And it goes a bit like this…

Repeat for eight minutes.

By way of retaliation, I left you a message which was me stating Pi to approximately three million places. 3.141592738548236638245579423424246549134633………… for another eight glorious minutes.

Then, one terrible Sunday afternoon, you were diagnosed with Motor Neurone Disease. You’d had back trouble for some time, but we never thought it was the first signs of the horrendous condition which destroys the body but leaves the mind completely intact. It was a massive blow but it didn’t stop the humour. Soon afterwards, on a trip from Sussex to our offices in Cheadle, I recall us ‘planning’ your funeral. I was insistent on having a massive barcode printed on the coffin lid so that, upon committal, I could pick up 10,000 bonus ClubCard points.

I had my 40th birthday party when I was 37, so that you were able to come and enjoy yourself. By the time you became wheel-chair bound, I had moved to Norfolk, but would come down and visit you from time to time. I’d bundle your wheelchair in to the boot, you in to the passenger seat, and drive all the way from Ferring to enjoy a Balti Jal Masala in the most excellent Viceroy restaurant in Newhaven, some 30 miles away. “I still say that travelling 30 miles for a fucking curry is mental” you barked on each of these trips!

When I became ill, I came and stayed with you and your family for a while. We ate curry, drank, smoked, played pool and laughed. It did us both the world of good. I brought a few old photographs to show you. The one below shows me playing the violin at a primary school concert. I remember us crying with laughter – literally – as you looked at my shorts and exclaimed: “that must have been the first time cellulite was ever captured on film”.

The violins!

As the illness took a hold, it was your legs which wasted away the fastest. Your arms remained relatively strong for some time so you bought yourself a hand cycle – to enjoy a bit of exercise and keep up a degree of independence. I recall one occasion, in desperate frustration, you took it down to Ferring seafront on a cold winter’s morning and just started peddling, eastwards. Hours later, a good Samaritan called your wife Debbie, as you had been found, exhausted and tearful, near Brighton, some 15 miles away. However, even this episode wasn’t safe from the scathing humour as, upon hearing about it, I composed the following letter:

JH go east letter #1 001

JH go east letter #2 001

JH go east letter #3 002
John Howard bikle photo

John on his hand cycle

I came to see you several times in Worthing hospital towards the end. The last time – as it turned out – I squeezed the giant inflatable Norwich City canary David and I had perched over your bed on one of our previous visits, then kissed you gently on the forehead as I left. I think we both knew that would be it. A few days later, you sent me a text that read: “thanks for being the best thing that ever happened to me.” I remember I was training in what was then the Reebok Stadium in Bolton at the time. In fact, I recall that I was standing right outside the Sky box when I read that message.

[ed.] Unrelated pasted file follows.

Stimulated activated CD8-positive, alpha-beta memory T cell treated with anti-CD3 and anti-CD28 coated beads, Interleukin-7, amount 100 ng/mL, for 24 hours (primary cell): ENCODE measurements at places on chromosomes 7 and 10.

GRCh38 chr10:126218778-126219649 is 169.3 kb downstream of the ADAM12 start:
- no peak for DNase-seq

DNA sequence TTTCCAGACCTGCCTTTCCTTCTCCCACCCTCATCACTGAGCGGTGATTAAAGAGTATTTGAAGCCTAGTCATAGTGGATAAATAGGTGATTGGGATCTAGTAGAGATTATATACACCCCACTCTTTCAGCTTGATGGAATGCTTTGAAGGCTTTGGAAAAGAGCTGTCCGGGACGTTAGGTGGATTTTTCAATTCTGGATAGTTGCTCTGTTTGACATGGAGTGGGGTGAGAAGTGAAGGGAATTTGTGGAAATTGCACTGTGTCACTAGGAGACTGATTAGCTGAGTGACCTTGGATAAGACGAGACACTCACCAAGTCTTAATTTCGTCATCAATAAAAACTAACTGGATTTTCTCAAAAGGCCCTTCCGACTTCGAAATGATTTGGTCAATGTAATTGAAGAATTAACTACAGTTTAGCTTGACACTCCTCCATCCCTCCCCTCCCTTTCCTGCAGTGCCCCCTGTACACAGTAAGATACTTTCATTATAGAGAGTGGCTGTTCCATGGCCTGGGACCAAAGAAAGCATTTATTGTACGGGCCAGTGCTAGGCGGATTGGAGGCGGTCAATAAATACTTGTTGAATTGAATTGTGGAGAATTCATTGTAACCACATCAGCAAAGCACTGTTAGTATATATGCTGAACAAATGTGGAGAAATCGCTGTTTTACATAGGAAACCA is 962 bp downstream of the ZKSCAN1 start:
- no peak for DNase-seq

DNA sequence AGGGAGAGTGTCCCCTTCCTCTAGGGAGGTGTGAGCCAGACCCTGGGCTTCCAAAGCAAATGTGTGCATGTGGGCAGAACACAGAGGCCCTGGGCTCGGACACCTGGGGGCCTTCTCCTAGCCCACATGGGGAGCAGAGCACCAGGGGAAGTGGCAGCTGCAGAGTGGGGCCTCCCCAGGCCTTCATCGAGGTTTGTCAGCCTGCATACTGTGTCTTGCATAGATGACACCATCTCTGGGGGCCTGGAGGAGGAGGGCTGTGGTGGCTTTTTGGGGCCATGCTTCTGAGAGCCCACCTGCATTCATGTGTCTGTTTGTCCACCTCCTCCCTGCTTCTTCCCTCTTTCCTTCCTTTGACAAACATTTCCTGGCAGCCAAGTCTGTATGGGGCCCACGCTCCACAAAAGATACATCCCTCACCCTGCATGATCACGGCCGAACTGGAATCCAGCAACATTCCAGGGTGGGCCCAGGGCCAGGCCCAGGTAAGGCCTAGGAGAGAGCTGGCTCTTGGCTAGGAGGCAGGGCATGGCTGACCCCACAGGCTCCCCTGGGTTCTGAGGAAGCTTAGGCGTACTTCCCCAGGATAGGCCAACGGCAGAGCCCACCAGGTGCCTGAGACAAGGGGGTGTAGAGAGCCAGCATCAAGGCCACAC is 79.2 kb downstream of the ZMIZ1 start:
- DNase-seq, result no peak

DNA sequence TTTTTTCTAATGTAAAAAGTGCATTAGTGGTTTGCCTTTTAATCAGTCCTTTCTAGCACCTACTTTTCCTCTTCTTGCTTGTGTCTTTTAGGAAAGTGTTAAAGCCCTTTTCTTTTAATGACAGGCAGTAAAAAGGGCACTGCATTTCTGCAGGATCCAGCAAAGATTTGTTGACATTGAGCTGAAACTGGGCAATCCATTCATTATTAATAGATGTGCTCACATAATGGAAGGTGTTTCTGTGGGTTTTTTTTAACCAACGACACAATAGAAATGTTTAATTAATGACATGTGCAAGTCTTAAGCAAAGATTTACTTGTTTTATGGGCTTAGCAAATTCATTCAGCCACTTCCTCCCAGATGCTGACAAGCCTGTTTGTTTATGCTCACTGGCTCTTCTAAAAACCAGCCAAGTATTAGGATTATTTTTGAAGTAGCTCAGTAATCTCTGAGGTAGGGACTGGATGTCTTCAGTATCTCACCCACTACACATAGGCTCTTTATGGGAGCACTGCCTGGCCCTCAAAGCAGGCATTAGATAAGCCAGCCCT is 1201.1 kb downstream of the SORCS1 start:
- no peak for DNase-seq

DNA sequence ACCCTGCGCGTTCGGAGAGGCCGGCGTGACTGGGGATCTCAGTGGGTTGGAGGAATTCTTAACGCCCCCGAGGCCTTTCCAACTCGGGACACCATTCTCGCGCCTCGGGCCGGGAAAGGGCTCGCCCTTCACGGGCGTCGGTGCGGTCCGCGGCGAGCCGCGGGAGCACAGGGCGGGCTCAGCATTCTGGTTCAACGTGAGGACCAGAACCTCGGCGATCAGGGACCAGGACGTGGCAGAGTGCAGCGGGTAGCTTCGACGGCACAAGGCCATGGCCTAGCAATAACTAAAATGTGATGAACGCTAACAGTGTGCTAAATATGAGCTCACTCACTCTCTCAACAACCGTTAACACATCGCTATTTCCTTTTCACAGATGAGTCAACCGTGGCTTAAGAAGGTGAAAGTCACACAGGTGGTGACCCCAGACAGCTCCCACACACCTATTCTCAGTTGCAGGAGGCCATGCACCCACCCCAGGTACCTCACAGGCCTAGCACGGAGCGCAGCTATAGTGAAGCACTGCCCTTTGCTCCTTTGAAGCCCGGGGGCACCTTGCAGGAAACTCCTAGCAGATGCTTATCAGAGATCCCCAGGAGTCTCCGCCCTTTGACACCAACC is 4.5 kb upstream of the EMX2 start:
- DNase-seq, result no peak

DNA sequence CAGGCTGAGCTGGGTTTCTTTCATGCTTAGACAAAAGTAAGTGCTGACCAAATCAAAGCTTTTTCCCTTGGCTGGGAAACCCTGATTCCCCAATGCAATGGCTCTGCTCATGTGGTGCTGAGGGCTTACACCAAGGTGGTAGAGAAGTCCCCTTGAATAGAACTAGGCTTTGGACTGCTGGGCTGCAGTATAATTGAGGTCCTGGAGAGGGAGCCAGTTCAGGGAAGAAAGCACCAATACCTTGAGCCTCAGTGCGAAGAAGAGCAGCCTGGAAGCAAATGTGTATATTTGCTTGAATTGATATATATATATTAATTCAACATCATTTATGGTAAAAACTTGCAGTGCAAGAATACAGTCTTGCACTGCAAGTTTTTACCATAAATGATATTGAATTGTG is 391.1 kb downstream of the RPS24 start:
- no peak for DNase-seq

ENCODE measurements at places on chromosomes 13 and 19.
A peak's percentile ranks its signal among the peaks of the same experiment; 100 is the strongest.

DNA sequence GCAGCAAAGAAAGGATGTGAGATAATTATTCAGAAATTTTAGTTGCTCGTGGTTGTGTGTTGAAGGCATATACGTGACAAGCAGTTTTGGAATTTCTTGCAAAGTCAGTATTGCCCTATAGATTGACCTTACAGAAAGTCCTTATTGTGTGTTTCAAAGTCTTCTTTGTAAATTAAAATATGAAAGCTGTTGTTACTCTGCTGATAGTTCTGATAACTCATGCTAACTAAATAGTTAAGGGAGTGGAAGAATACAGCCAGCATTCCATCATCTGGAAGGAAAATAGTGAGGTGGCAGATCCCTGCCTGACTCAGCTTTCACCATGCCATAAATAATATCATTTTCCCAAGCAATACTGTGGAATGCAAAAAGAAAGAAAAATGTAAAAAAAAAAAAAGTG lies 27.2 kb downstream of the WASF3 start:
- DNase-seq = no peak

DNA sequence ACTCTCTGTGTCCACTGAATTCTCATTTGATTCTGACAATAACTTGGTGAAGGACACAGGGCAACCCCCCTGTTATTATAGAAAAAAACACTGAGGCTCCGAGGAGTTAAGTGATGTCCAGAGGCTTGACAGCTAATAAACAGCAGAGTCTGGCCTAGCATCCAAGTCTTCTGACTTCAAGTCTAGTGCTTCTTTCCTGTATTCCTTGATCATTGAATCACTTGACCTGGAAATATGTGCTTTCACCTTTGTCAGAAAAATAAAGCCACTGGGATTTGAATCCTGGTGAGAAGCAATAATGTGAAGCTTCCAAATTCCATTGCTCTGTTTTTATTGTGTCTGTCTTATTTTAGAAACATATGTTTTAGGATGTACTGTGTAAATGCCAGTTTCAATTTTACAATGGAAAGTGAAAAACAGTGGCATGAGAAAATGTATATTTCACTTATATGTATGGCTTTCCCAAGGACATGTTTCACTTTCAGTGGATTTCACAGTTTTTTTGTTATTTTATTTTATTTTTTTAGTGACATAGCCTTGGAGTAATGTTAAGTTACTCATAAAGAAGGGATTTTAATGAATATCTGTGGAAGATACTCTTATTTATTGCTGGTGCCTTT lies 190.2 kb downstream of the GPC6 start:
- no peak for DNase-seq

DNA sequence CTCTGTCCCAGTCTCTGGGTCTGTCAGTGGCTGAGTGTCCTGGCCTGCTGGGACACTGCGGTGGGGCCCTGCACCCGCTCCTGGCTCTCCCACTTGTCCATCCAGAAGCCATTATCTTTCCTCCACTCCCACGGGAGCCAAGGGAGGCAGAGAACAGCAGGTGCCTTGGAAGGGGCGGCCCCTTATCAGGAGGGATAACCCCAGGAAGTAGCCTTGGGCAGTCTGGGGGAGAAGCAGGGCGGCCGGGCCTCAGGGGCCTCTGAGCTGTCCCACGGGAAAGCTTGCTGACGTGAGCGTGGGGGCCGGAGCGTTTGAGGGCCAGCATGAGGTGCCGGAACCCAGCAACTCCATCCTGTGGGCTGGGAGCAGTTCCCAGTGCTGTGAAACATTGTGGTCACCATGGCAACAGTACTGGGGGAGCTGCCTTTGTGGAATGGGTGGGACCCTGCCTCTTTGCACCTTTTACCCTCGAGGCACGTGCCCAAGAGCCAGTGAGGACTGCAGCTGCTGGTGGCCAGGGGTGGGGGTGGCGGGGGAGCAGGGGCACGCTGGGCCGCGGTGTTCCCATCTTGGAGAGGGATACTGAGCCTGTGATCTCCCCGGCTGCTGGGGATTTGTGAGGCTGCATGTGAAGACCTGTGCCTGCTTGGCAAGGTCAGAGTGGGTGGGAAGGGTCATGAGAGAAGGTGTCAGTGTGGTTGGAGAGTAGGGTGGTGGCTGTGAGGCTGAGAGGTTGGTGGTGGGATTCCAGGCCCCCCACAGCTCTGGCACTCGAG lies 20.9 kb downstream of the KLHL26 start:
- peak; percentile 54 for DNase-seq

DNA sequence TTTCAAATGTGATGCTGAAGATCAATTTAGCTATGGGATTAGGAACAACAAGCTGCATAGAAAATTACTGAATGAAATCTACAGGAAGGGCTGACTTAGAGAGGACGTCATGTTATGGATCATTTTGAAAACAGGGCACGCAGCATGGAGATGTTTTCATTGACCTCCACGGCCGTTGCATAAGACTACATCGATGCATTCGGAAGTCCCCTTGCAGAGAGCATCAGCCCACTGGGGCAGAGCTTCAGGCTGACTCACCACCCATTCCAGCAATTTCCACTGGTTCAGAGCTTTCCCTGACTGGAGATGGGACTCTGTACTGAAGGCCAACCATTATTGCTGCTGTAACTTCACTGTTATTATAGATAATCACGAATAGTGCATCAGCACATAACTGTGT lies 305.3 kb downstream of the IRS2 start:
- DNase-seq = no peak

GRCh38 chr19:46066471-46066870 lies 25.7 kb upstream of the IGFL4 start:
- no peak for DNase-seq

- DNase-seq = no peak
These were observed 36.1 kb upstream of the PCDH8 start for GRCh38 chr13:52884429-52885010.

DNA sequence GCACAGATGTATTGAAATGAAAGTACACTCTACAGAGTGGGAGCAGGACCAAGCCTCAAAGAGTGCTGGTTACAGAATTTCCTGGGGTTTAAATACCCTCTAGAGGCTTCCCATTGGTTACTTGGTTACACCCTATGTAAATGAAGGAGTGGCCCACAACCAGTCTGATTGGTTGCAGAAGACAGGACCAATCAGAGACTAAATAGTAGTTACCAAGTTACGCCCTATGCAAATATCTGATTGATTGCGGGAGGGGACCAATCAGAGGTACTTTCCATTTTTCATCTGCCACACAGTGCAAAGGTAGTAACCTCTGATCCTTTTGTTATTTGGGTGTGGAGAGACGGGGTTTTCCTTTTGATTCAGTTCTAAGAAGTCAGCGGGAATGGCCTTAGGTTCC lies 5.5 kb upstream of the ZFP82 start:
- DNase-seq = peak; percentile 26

Our humour has stood the test of time: these days, as I stand on Huddersfield station and watch the 6:55 to Manchester Picadilly loom out of the darkness, I smile at your advice: “if you’re going to catch a train, always use a very big net.”

Thanks, matey – for being my boss and my best friend. I fucking love you, man – which are exactly the words I whispered when I kissed you that final time.


John Howard 'star'

John, with ‘his’ star in Hollywood.
He was a star to me

3 thoughts on “John Howard

  1. Debbie Howard says:

    OMG Simon, you have just made me realise that I haven’t laughed (or cried) that much since the days you and John were writing up course material together. Some of the things you used to come out with would have me absolutely wetting myself!!! My mother (the Welsh dragon Dilys) remembers you fondly, she’s just turned 88 and is crazier than ever!
    Brilliant idea by the way, the website I mean, I will have a look at the rest of it later, when I’ve calmed myself down….
    I am sure you will remind a lot of people of some very fond times/memories, you and John certainly did have a very special (albeit bazaar) friendship. Thank you for getting in touch, I will get the boys to read it too, they were far too young to appreciate their Dad’s sense of humour, but they’ll get it now..

  2. Paula Crothers says:

    Simon, currently sitting crying into my laptop! I agree with Mother, we just haven’t laughed as loud or as frequently since John pegged it, that is until I began reading the above. Dropping the C-bomb into the letter within the first half a dozen lines was a nice touch.
    He was a smooth bastard and without sounding like a patchouli smelling bo-ho you’ve captured his essence perfectly. Thank you.
    I will now navigate my way round the rest of the site and devour your words.
    PS. I still can’t listen to ‘Run’ by Snow Patrol without welling up…. and don’t even get me started on that god awful Leona Lewis version!

  3. Jules (was Winton now Hobbs) says:

    Simon, that curry place in Newhaven with you and John … never forgotten it and never will, so funny. Never mind the comedy day job, loved every minute of that too (“what do you think of the colour love?”)! Privileged to know you and spend time with you both and with you Debbie.